The Wandering Falcon by Jamil Ahmad

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Synopsis

For readers of Khaled Hosseini, Daniyal Mueenuddin, and Mohsin Hamid, a remarkable, award-winning book about the tribes of Pakistan and Afghanistan.

In this extraordinary tale, Tor Baz, the young boy descended from both chiefs and outlaws who becomes the Wandering Falcon, moves between the tribes of Pakistan and Afghanistan and their uncertain worlds full of brutality, humanity, deep love, honor, poverty, and grace. The wild area he travels -- the Federally Administered Tribal Area -- has become a political quagmire known for terrorism and inaccessibility. Yet in these pages, eighty-year-old debut author Jamil Ahmad lyrically and insightfully reveals the people who populate those lands, their tribes and traditions, and their older, timeless ways in the face of sometimes ruthless modernity. This story is an essential glimpse into a hidden world, one that has enormous geopolitical significance today and still remains largely a mystery to us.

Jamil Ahmad is a storyteller in the classic sense -- there is an authenticity and wisdom to his writing that harkens back to another time. The Wandering Falcon reminds us why we read and how vital fiction is in opening new worlds to our imagination and understanding.
 

About Jamil Ahmad

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JAMIL AHMAD was born in 1930. He joined the Civil Service of Pakistan in 1954 and served mainly in the Frontier Province and Baluchistan. He was also Development Commissioner for the Frontier and Chairman of the Tribal Development Corporation, and was posted as Minister in Pakistan's Embassy in Kabul at a critical time before and during the Soviet invasion of Afghanistan. He lives in Islamabad with his wife, Helga Ahmad, a nationally recognized environmentalist and social worker. This is his first book.
 
Published October 13, 2011 by Riverhead. 257 pages
Genres: History, Literature & Fiction. Fiction

Unrated Critic Reviews for The Wandering Falcon

The Guardian

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This collection is reminiscent of the work of two masters of the short story: Saadat Hussain Manto's stories of India's violent partition and Isaac Babel's Red Cavalary stories.

Jun 25 2011 | Read Full Review of The Wandering Falcon

The Guardian

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It is only fitting that a book as replete with storytelling as Jamil Ahmad's debut should have a stuff-of-fiction tale behind its own publication.

Aug 14 2011 | Read Full Review of The Wandering Falcon

BC Books

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There are a few points that I wish weren't the case.

Nov 27 2011 | Read Full Review of The Wandering Falcon

BC Books

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His parents are shot in front of his eyes by other nomadic tribes, which triggers his own nomadic lifestyle, by being passed along from one tribe to another, gaining several foster parents along the way, and ditching them whenever circumstances force him to.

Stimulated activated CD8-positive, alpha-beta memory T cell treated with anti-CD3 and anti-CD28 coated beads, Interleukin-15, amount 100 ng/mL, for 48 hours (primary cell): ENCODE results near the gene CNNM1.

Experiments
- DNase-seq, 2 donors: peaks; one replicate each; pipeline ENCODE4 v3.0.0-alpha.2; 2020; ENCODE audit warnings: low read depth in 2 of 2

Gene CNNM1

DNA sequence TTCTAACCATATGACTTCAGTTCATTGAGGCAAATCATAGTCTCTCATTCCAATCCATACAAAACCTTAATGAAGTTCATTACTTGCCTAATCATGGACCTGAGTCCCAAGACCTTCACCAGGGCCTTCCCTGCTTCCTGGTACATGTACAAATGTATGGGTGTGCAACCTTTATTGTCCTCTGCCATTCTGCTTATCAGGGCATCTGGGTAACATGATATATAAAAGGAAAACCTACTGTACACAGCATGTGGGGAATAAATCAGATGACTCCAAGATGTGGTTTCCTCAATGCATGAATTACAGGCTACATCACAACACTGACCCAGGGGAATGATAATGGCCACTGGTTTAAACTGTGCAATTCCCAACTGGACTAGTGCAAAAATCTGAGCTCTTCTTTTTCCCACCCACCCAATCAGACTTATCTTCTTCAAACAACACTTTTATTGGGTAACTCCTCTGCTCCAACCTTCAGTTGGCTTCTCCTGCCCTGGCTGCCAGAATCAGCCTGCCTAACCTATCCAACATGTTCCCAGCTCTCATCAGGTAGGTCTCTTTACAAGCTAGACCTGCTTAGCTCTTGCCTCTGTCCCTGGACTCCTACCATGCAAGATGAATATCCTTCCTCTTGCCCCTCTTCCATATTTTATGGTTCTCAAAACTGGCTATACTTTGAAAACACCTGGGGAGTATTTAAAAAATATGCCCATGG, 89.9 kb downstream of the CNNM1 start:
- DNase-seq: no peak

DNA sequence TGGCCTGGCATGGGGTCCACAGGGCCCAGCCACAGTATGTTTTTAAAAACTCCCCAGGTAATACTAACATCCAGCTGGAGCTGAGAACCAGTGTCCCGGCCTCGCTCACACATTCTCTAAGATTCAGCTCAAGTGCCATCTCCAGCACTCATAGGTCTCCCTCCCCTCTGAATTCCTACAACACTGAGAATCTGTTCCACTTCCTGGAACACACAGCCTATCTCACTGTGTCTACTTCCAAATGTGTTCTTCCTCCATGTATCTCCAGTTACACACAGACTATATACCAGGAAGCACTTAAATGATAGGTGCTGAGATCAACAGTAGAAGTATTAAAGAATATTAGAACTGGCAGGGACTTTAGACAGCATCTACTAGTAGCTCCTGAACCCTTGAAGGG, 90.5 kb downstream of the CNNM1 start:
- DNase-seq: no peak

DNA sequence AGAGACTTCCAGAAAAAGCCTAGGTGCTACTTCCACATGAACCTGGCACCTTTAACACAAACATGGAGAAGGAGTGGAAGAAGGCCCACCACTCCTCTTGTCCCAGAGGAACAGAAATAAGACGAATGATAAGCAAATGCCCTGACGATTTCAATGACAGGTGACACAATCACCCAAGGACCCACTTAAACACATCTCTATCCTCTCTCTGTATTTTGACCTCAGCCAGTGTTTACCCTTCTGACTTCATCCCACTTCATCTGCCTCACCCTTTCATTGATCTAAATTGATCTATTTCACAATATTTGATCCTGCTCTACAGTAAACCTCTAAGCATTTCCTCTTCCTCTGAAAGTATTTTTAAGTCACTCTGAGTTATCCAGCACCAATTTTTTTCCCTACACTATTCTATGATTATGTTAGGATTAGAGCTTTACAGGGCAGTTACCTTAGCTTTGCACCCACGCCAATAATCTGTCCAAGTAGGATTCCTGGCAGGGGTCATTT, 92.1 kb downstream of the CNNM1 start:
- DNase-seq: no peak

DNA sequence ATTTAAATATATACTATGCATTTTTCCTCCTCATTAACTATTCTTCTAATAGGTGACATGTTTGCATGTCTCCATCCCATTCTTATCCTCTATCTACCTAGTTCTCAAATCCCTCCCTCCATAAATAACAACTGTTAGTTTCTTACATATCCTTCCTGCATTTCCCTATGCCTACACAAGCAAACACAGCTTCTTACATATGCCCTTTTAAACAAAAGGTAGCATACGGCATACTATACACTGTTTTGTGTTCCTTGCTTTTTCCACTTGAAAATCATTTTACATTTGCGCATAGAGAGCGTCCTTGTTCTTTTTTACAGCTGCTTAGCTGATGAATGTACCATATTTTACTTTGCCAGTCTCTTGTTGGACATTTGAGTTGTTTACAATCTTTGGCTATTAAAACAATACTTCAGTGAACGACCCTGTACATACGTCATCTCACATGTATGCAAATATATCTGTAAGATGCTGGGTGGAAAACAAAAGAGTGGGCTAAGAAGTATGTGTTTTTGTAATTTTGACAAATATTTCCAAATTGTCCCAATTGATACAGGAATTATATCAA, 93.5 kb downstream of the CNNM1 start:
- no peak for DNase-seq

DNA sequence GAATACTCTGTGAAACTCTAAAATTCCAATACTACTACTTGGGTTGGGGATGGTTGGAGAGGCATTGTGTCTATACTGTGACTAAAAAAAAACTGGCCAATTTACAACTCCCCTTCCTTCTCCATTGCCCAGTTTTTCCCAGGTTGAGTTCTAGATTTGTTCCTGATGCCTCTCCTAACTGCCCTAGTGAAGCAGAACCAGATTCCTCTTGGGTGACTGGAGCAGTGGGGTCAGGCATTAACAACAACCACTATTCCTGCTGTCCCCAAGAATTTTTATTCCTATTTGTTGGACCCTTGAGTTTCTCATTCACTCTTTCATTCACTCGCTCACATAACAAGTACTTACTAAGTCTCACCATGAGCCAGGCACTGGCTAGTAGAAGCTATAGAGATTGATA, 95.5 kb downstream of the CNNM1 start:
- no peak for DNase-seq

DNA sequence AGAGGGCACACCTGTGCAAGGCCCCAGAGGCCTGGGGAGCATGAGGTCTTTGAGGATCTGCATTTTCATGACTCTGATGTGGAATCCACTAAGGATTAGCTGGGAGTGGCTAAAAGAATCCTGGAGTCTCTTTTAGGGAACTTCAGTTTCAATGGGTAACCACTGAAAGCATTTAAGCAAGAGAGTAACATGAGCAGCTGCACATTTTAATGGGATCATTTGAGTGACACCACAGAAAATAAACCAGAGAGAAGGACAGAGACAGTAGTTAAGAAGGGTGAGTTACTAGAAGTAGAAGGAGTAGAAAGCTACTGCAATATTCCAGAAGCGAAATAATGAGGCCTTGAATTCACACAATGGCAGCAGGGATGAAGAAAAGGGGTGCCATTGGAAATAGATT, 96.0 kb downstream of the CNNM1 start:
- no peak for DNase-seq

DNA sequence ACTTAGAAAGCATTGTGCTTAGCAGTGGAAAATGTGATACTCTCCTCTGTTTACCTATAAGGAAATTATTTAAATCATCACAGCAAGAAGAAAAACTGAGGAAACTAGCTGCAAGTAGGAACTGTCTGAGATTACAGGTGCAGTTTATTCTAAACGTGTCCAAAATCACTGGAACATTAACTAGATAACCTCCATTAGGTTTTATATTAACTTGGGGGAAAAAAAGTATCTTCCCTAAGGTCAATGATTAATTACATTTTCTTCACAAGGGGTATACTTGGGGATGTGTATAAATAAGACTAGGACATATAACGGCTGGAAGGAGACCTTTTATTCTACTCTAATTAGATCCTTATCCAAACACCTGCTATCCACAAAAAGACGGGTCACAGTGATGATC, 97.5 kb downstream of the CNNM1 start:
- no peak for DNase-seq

Nov 27 2011 | Read Full Review of The Wandering Falcon

NPR

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The Wandering Falcon is a collection of short fiction from Jamil Ahmad.

Sep 27 2011 | Read Full Review of The Wandering Falcon

Star Tribune

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Rich story- telling brings the tribal culture of Afghanistan and Pakistan to life.

Nov 12 2011 | Read Full Review of The Wandering Falcon

AV Club

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A 79-year-old former Pakistani administrator based this debut on his life experience with the Pakistani/Afghani border and its people. 

Oct 26 2011 | Read Full Review of The Wandering Falcon

AV Club

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Jamil Ahmad’s novel The Wandering Falcon is an elegy for a disappearing way of life in the mountains of Afghanistan and Pakistan.

Oct 26 2011 | Read Full Review of The Wandering Falcon

The Bookbag

Summary: An echoing collection of tales from the borderlands of Iran, Pakistan and Afghanistan.

Jul 02 2011 | Read Full Review of The Wandering Falcon

Washington Independent Review of Books

The villagers kill the mullah, and the parents of the dead boy take in the other boy and give him their son’s name, Tor Baz, or “black falcon.” Only at this point, when he’s 11 or 12, does the novel’s central character get a name.

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We Love This Book

He is only a child when both his parents are killed, after which he is passed from pillar to post as he becomes our introduction to many of the diverse tribes of the region.

Jul 28 2012 | Read Full Review of The Wandering Falcon

Curious Book Fans

The story of how Jamil Ahmad’s book The Wandering Falcon came to be written is almost as fascinating as the book itself.

Aug 01 2011 | Read Full Review of The Wandering Falcon

BookRack

What I loved most about the book was of course the writing and that goes without saying, however the vast canvas on which it was written – the territories unexplored, you can almost feel the heat on your back as you read the book.

Apr 13 2011 | Read Full Review of The Wandering Falcon

Prague Post

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Prague Post

The disemboweled body of one boy was stretched in front of him while another, still alive, was bound to a tree with the man's turban a short distance away," Ahmad writes, with all the hermetic detachment of a brain surgeon, ir of Paul Bowles, another arid writer whose often-violent stories unfold...

Nov 09 2011 | Read Full Review of The Wandering Falcon

Time Out Bangalore

The Wandering Falcon is set among the nomadic tribes of Balochistan.

May 13 2011 | Read Full Review of The Wandering Falcon

Reader Rating for The Wandering Falcon
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